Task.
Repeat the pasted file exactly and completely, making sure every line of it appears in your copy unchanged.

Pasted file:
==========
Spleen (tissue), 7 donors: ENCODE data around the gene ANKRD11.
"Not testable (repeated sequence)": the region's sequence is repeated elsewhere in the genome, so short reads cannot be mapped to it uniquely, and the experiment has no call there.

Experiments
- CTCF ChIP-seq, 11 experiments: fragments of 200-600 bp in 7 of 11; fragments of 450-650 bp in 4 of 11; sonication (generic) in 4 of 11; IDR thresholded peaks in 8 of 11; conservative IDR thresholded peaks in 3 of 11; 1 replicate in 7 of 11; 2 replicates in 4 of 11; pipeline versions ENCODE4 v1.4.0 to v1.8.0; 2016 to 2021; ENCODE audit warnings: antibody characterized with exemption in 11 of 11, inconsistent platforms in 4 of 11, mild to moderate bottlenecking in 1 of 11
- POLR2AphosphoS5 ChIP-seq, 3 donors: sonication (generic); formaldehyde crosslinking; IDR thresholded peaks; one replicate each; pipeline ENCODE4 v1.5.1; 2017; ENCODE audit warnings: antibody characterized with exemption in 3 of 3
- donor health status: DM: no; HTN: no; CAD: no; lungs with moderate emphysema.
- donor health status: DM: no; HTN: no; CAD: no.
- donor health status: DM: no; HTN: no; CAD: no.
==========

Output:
Spleen (tissue), 7 donors: ENCODE data around the gene ANKRD11.
"Not testable (repeated sequence)": the region's sequence is repeated elsewhere in the genome, so short reads cannot be mapped to it uniquely, and the experiment has no call there.

Experiments
- CTCF ChIP-seq, 11 experiments: fragments of 200-600 bp in 7 of 11; fragments of 450-650 bp in 4 of 11; sonication (generic) in 4 of 11; IDR thresholded peaks in 8 of 11; conservative IDR thresholded peaks in 3 of 11; 1 replicate in 7 of 11; 2 replicates in 4 of 11; pipeline versions ENCODE4 v1.4.0 to v1.8.0; 2016 to 2021; ENCODE audit warnings: antibody characterized with exemption in 11 of 11, inconsistent platforms in 4 of 11, mild to moderate bottlenecking in 1 of 11
- POLR2AphosphoS5 ChIP-seq, 3 donors: sonication (generic); formaldehyde crosslinking; IDR thresholded peaks; one replicate each; pipeline ENCODE4 v1.5.1; 2017; ENCODE audit warnings: antibody characterized with exemption in 3 of 3
- donor health status: DM: no; HTN: no; CAD: no; lungs with moderate emphysema.
- donor health status: DM: no; HTN: no; CAD: no.
- donor health status: DM: no; HTN: no; CAD: no.